After a contentious debate, members of the University’s Central Student Judiciary were granted only part of the money they requested from the Michigan Student Assembly at a meeting last night.

MSA passed a resolution which credited $215 to the CSJ. The resolution was passed only after a modification denied CSJ an additional $155 for a new gavel and dinners for justices.

Business Rep. Matthew Eral, chair of MSA’s Finance Committee, opposed the modification, arguing that the funds CSJ requested were insignificant compared to the hundreds of thousands of dollars approved in this winter’s budget without extensive MSA discussion.

CSJ’s request for funding was not included in MSA’s winter 2011 budget because it was submitted too late to be approved. The amendment that cut the proposed funds to CSJ last night passed in a 13-11 vote with two abstentions.

MSA Rep. Michael Wagner — a third-year Law School student who proposed the amendment cutting $155 — said the cut was appropriate given that the CSJ funding resolution was not subject to standard budget procedure.

“I felt the expenditures were unnecessary, plain and simple,” Wagner said in an interview after the meeting. “I think that because the CSJ’s budget request circumvented the regular budget procedure, it warranted more scrutiny from us.”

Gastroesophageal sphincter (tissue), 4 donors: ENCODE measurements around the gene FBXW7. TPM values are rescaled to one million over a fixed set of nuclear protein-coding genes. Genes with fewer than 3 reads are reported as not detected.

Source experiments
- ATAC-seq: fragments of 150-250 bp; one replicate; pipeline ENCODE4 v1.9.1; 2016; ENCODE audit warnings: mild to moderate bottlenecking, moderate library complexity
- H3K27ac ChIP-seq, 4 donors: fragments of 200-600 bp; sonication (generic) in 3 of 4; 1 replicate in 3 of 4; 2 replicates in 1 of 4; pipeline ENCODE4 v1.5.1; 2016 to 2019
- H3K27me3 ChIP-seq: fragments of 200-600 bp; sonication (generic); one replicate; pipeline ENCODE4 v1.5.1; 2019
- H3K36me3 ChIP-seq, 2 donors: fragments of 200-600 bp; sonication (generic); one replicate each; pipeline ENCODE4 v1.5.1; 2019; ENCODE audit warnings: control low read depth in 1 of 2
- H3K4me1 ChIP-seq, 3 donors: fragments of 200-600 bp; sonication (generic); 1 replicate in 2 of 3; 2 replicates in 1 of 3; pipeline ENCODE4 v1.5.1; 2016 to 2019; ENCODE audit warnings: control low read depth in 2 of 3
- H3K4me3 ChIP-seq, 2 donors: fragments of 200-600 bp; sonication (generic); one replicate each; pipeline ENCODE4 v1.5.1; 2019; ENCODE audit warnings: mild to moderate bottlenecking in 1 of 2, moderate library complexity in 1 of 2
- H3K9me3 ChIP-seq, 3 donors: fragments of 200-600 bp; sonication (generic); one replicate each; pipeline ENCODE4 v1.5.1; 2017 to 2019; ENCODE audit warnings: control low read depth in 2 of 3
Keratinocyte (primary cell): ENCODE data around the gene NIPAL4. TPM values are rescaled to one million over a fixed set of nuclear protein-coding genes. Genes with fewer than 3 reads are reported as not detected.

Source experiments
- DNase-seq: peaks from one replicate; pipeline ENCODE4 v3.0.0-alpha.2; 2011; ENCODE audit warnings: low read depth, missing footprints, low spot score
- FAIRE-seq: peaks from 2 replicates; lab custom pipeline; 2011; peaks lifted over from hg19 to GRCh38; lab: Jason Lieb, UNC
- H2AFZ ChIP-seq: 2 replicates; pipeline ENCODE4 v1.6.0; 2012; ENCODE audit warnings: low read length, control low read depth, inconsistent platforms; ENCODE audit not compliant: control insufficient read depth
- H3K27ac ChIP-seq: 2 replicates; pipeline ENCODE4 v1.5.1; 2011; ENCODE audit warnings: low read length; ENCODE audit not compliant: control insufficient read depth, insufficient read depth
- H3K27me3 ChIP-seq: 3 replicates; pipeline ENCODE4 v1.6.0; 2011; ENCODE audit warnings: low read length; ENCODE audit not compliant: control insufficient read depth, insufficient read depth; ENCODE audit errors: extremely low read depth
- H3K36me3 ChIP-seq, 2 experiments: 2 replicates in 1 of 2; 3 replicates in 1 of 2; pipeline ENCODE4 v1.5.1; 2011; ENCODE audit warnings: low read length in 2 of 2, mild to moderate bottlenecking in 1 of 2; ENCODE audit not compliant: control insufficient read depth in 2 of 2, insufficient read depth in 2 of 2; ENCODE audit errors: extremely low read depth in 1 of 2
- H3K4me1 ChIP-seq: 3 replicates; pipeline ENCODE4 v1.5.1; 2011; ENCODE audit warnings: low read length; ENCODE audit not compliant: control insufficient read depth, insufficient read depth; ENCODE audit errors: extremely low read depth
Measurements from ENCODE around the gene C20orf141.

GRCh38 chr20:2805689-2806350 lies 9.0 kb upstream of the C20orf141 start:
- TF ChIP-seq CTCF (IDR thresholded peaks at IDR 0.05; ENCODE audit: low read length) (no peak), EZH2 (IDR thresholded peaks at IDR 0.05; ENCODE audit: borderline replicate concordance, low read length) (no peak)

CSJ Chief Justice John Ringwood, a third-year Law School student, wrote in an e-mail after the meeting that CSJ will now be using one of MSA’s gavels instead of buying a new one and that the funds for dinners were denied due to a misunderstanding of how the money would be used.

“Generally, MSA will not approve funds for social dinners or other meals, but we intended to use the funds to provide refreshments during our ‘Interview Day’ which usually spans over eight hours,” Ringwood wrote, referring to the day when CSJ interviews prospective members.

MSA Treasurer Ambreen Sayed wrote in an e-mail that she saw CSJ’s budget request before it went to the assembly.

“CSJ sent me their budget request originally to review, and I was fully aware of what they were requesting from the assembly in this resolution,” Sayed wrote.

Eral, who voted against the amendment, said at the meeting that CSJ’s budget request was being subjected to scrutiny that had not been applied to MSA’s much larger winter budget.

“I think that the assembly should go through every line item in detail. As (MSA rep.) Anne (Murkowski) pointed out, for $370 we discussed in detail every item, but for $391,000 we just consented without considering,” Eral said in an interview after the meeting.

But Sayed wrote that it would be impractical for MSA to approve a line-item breakdown of the budget.

“All commission budgets are originally treated to a line-item breakdown when they are first presented to me and the executive board. Then, I go on to make my allocation decisions based on these line-item budget requests,” Sayed wrote. “It would be a very inefficient and ineffective process for the assembly” to go line-by-line.

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